What do I do if I have a bench warrant in Nevada?

Posted by Neil Shouse | Nov 11, 2014 | 0 Comments

Nevada judges issue bench warrants when a defendant in a criminal case fails to show up to court on the appointed date/time or fails to complete court-ordered requirements. People who have bench warrants can be arrested at any time and brought into the Nevada court that issued the bench warrant.

If the person with a bench warrant is facing only misdemeanor charges in Nevada, it is unlikely that police will actively seek out the person to arrest him/her. So it is plausible that a person can have an active bench warrant on a misdemeanor crime and go about his/her life uninterrupted. But if that person ever gets pulled over by a cop or goes through certain security lines, law enforcement will see that he/she has a bench warrant and will take him/her into custody.

If the person with a bench warrant is facing felony charges in Nevada, it is more likely that police will actively search for the person to arrest him/her. And if the person is no longer in state, local police may even seek him/her out in order to extradite him/her back to Nevada.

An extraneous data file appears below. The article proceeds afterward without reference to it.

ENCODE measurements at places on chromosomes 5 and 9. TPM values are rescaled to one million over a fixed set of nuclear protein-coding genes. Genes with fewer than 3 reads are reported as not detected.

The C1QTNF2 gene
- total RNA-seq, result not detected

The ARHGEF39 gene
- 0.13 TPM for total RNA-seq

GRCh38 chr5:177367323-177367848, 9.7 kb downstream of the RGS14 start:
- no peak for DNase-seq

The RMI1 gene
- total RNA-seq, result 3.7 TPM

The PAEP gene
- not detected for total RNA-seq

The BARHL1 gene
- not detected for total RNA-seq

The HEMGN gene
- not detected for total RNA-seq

Therefore it is recommended that people with bench warrants hire private counsel in Nevada before he/she gets arrested. The attorney can try to get the warrant "quashed," which is the legal term for getting the warrant recalled. If the person is facing only misdemeanor charges, a defense attorney can usually get the warrant quashed without the person coming into court. But if the person is facing felony charges, the judge usually will not quash the warrant unless the person shows up in court; but note that person risks immediate arrest if the judge decides not to quash the warrant after all.

Once a Nevada bench warrant is quashed, the underlying criminal case is resumed. At that point the defense attorney and prosecution can try to negotiate a resolution, or else the case will go to trial. Read more information about Nevada bench warrants.

About the Author

Neil Shouse

Southern California DUI Defense attorney Neil Shouse graduated with honors from UC Berkeley and Harvard Law School (and completed additional graduate studies at MIT).


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